This past week, a client asked me to write a mobile application for both iOS and Android. I don’t do much native iOS development, so my first choice is typically Cordova – particularly for simple applications that don’t require native support. As I started setting up my client’s new project, I decided to go back and update some of my old iOS apps. They don’t get near the attention my Android apps do, and this seemed as good a time as any to do some needed updates. I have three iOS apps on the iTunes store – one is native and the other two are Cordova. I got everything setup for the Cordova apps, then went into Xcode to build the final release. Xcode started by telling me my icon resources were invalid. No further information was given – just that they were invalid. It appears that Cordova doesn’t generate all the right icon sizes, so I had to generate my own. This is great because you need 30 – that’s right, 30 – icons for an iOS app. You need to generate all thirty icons and then assign them to their associated spot in a giant tree of devices. Of course, the spots where you place the icons don’t say anything useful like 60px – no, it says 20px 3X – or 57px 2x. So, first I generate the maddening amount of icons and then I have to do math to figure out where to put each icon. Next, I try to change the splash screen from the Cordova icon to my company logo. Of course, Xcode provides even less information for that. Simply a heading like “iPhone 6s Landscape”. The only way to get any help is to stick an image with the wrong size in the spot and see what the warning message says – which includes the desired dimensions. This process took an hour just to get the splash screen and icons working. Why? Every single icon is square. Can’t I just provide the highest resolution and have Xcode figure out the rest? For my splash screen, can’t we find a more elegant solution? For instance, I provide an image and tell you the sizes to use it for – just crop, I don’t care. I would need to provide a few different images to account for smaller sizes, but it should be an hour just to get such trivial work done. After that, I tried to build but received errors about my signing certificate – so I had to redownload and jump through some more hoops. Finally, I uploaded to Apple only to receive an error message that my build included images with an alpha channel. (It’s 2017, Apple, why can’t you support transparent images yet?) Almost there…. I add my text to describe what I’ve changed, and hit submit. I get an error on my text saying there is something wrong with my internationalization. Another half hour of trying to figure out why my text is wrong, and then a trip to Google only to find out that the problem was that I didn’t have enough screenshots. More image fun – I need to post pictures for 5″ devices. I’m not exactly sure what devices are 5″, so I have to try various emulator settings until I figure it out. And, finally, my app is off to Apple for approval. Then, on to the second Cordova app for more fun!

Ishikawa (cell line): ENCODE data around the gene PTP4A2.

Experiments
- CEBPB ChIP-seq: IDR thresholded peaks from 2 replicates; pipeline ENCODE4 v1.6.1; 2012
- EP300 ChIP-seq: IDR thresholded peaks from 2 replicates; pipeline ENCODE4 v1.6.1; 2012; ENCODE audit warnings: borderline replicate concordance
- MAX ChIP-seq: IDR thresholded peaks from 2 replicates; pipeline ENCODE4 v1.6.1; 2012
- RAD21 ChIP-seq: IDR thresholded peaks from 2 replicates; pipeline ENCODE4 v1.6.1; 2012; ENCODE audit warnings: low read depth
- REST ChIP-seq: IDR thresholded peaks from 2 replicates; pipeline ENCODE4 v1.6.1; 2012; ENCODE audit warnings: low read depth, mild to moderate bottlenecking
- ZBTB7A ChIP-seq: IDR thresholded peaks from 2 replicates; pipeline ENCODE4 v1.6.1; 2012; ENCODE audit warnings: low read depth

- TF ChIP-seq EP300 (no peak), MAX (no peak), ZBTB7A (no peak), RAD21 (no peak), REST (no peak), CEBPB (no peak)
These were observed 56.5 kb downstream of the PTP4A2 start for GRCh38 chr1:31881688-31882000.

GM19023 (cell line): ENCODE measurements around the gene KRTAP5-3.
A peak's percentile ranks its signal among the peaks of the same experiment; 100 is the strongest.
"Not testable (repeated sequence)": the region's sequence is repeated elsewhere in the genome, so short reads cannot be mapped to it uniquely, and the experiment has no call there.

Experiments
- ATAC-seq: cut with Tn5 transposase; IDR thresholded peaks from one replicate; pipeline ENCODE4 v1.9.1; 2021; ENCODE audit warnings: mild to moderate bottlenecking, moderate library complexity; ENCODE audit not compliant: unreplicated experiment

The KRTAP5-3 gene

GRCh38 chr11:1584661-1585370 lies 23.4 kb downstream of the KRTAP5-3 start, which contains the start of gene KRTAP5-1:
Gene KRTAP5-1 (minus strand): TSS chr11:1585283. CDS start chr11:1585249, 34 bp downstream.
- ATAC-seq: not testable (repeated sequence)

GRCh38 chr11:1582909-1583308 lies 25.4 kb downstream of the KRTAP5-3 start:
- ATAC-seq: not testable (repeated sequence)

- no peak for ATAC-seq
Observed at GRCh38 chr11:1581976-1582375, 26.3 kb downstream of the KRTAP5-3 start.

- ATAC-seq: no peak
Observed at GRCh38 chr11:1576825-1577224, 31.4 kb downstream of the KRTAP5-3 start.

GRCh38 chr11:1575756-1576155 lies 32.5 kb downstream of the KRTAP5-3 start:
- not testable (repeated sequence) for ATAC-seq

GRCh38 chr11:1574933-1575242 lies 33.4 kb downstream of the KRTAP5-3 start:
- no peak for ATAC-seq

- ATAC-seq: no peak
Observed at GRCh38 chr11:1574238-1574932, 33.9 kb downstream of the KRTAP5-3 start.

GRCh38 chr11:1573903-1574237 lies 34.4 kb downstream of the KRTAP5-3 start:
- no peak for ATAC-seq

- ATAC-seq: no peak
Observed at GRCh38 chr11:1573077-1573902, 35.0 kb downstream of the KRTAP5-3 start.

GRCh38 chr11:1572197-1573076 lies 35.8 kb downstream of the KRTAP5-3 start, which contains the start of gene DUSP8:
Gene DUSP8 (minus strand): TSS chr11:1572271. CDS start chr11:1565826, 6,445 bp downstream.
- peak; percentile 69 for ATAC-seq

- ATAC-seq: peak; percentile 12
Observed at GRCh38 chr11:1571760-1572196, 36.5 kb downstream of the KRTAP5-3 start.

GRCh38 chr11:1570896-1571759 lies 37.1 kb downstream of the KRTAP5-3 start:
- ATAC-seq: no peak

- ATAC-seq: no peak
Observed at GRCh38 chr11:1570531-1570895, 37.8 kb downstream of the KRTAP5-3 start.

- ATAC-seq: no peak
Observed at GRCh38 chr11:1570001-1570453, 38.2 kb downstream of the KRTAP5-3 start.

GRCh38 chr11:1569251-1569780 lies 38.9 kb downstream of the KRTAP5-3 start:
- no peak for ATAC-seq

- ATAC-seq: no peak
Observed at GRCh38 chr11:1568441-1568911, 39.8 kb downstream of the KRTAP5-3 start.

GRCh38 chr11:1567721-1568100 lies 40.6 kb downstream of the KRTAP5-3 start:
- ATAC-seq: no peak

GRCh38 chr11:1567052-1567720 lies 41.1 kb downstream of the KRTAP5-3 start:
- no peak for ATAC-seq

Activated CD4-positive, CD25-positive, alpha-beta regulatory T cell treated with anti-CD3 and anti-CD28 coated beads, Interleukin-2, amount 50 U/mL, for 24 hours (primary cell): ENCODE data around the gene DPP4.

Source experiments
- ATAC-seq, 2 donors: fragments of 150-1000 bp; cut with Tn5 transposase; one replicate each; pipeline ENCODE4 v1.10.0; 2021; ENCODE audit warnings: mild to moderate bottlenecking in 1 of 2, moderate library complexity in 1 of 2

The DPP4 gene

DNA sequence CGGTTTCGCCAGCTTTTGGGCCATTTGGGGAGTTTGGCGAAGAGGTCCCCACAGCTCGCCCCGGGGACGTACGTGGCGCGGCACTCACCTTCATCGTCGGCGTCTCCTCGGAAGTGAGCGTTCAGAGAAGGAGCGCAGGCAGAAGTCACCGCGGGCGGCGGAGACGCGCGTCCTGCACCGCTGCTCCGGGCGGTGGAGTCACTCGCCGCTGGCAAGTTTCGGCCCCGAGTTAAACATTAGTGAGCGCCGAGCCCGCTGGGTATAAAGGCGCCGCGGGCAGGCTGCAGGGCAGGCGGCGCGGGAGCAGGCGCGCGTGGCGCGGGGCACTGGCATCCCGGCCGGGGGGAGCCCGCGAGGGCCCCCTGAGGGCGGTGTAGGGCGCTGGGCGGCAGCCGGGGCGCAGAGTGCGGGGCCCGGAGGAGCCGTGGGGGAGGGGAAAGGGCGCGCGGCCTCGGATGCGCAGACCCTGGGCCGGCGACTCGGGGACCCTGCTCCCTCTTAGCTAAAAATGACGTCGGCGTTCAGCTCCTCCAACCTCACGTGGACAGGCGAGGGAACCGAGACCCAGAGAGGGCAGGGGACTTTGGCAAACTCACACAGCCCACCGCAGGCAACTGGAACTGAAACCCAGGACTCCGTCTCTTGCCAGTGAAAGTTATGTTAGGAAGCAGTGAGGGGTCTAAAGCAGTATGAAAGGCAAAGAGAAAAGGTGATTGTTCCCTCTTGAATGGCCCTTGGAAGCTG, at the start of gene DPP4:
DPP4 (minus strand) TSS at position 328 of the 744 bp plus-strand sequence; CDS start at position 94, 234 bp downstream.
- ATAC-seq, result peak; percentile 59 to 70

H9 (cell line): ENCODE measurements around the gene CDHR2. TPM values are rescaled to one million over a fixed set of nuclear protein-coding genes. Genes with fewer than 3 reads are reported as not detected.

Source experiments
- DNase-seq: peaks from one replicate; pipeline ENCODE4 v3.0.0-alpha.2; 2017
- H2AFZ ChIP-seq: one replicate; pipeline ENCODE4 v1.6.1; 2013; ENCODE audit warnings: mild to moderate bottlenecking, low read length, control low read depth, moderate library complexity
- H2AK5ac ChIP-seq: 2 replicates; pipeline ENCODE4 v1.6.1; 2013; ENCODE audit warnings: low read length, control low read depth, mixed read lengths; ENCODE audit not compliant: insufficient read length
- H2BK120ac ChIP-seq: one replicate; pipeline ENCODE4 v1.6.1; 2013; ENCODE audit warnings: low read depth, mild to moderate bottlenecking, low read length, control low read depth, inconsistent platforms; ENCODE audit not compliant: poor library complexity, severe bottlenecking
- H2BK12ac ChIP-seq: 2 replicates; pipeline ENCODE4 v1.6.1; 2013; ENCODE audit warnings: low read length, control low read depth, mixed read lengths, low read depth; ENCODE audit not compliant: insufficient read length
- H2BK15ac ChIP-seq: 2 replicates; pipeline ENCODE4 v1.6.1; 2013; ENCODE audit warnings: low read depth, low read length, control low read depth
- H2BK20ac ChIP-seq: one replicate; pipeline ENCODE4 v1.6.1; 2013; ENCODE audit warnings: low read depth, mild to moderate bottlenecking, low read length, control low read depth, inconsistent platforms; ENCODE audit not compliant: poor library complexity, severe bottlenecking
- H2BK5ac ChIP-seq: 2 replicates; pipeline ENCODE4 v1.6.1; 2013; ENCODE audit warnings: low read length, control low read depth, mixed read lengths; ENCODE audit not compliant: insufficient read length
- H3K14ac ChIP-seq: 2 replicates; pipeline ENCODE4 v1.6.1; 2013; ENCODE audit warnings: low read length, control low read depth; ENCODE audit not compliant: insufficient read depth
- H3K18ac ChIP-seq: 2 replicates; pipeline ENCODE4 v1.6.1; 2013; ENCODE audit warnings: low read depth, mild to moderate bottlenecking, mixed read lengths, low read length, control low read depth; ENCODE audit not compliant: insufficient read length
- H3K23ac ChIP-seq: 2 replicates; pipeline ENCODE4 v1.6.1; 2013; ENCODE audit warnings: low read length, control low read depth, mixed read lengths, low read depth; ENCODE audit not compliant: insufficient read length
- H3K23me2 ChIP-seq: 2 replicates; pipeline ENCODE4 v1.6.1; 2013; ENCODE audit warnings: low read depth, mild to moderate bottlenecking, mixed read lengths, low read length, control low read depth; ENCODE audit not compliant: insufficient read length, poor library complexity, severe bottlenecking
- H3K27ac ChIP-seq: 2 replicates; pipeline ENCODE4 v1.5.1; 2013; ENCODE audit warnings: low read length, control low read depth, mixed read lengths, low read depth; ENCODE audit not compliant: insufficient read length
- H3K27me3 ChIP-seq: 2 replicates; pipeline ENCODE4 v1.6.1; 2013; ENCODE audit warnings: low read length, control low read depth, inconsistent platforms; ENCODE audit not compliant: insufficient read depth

After that, I move on to my native app. Already knowing what to expect, I gather the necessary images and prepare for the new build. But wait – my storyboard is all messed up. Apparently, during one of the more recent Xcode updates, they changed everything. No problem – I’ll go into their interface builder and fix it. Or not. The interface builder is so slow it’s unusable. Back to Google, I find everyone complaining that Xcode 9’s interface builder is horrible. Their experiences mirror mine – minor changes taking 10 seconds to be reflected, spinning beach ball, CPU pegged, etc. I have an utterly trivial interface – just a series of labels and text inputs for logging ham radio contacts. But after an hour, I was no further then when I started. Apparently, I’ll be waiting till the next version of Xcode to fix my app since the current version of Xcode is unusable.
And that brings me to my real frustration. During my career, I’ve used countless development environments – everything from Delphi to Borland to Visual Studio to Eclipse to Lazarus. And in all my years, I have never seen an IDE as bad as Xcode. Apple – it’s time to move into the 21st century and create an IDE that’s as amazing as your laptops. Stop forcing us to use an environment that should have been abandoned decades ago.